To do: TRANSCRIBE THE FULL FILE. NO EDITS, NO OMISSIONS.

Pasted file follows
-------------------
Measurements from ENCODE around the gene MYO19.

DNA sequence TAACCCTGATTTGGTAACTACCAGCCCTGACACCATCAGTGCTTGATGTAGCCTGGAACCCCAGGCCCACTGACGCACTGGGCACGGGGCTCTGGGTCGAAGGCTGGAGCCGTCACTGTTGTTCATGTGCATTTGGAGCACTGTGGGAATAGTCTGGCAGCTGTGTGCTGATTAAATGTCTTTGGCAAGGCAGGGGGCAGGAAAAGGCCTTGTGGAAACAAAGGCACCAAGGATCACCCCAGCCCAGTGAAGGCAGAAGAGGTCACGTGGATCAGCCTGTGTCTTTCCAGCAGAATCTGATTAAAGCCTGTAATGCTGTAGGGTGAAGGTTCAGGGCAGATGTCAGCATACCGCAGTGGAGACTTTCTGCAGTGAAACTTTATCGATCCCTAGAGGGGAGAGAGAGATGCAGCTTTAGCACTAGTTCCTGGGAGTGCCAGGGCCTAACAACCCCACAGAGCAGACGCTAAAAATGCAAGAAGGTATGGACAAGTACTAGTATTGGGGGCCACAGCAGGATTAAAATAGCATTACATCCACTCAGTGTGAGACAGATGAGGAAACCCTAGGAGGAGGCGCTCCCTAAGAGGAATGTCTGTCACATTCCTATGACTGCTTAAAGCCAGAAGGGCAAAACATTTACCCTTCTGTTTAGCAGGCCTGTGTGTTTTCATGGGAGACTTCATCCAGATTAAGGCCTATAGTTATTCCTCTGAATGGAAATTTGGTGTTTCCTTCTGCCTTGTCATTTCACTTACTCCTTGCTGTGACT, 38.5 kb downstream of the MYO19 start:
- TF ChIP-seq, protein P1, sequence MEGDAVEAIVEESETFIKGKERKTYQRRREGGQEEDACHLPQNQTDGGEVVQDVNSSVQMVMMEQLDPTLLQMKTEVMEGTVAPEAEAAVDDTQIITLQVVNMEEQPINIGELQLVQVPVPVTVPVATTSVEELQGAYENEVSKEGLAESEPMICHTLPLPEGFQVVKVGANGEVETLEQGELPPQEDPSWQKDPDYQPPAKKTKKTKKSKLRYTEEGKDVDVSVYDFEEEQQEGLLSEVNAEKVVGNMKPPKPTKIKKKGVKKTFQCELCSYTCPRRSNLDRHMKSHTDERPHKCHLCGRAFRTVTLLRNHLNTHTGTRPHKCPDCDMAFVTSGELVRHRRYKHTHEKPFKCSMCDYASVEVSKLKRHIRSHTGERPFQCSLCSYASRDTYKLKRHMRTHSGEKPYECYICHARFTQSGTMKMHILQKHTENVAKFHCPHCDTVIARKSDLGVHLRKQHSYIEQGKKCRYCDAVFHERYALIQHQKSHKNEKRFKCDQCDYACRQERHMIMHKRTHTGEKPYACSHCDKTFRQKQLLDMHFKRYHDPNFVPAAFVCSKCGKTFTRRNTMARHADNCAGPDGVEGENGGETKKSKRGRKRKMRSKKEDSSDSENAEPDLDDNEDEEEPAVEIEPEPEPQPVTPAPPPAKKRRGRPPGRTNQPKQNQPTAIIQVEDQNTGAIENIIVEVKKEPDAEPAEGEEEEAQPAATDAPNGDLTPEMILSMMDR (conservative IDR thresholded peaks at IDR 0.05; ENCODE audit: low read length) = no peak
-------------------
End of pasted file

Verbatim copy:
Measurements from ENCODE around the gene MYO19.

DNA sequence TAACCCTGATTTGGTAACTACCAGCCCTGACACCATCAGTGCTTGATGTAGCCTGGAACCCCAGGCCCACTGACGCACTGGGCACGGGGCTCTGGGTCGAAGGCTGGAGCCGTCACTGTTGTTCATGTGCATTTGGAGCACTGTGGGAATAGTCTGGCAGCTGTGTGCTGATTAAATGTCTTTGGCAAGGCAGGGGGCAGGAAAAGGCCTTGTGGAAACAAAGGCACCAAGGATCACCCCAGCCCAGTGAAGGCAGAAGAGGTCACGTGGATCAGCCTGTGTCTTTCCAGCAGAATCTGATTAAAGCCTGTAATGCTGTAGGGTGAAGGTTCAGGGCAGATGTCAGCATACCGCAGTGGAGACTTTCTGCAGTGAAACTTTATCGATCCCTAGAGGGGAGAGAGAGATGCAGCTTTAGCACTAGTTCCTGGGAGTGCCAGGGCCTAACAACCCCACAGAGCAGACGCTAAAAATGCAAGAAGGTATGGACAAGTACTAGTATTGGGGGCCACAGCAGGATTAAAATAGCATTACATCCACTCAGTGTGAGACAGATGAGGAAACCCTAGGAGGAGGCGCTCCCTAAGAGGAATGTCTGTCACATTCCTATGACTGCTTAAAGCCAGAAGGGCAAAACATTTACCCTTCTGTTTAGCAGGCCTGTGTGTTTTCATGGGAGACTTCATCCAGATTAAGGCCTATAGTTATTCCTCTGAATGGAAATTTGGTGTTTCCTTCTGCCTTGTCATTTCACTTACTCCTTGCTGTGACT, 38.5 kb downstream of the MYO19 start:
- TF ChIP-seq, protein P1, sequence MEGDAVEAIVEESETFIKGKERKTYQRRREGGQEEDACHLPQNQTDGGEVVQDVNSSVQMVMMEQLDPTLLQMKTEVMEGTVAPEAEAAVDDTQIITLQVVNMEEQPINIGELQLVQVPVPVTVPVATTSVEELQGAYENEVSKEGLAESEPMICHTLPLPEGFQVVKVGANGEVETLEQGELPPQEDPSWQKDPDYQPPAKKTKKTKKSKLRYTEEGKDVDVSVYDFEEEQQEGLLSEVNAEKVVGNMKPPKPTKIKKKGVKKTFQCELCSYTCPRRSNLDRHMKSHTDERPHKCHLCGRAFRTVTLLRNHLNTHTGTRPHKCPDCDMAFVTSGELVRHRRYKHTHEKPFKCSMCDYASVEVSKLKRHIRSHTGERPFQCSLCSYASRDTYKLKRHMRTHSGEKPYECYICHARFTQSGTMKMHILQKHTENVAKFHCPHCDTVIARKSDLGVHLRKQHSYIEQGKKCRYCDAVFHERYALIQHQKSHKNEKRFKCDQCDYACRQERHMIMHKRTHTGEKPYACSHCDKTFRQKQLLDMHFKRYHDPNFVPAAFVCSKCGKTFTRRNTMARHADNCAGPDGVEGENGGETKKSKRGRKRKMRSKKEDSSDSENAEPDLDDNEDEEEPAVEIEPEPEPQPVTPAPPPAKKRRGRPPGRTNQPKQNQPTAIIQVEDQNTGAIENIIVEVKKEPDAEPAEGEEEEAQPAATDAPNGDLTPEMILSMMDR (conservative IDR thresholded peaks at IDR 0.05; ENCODE audit: low read length) = no peak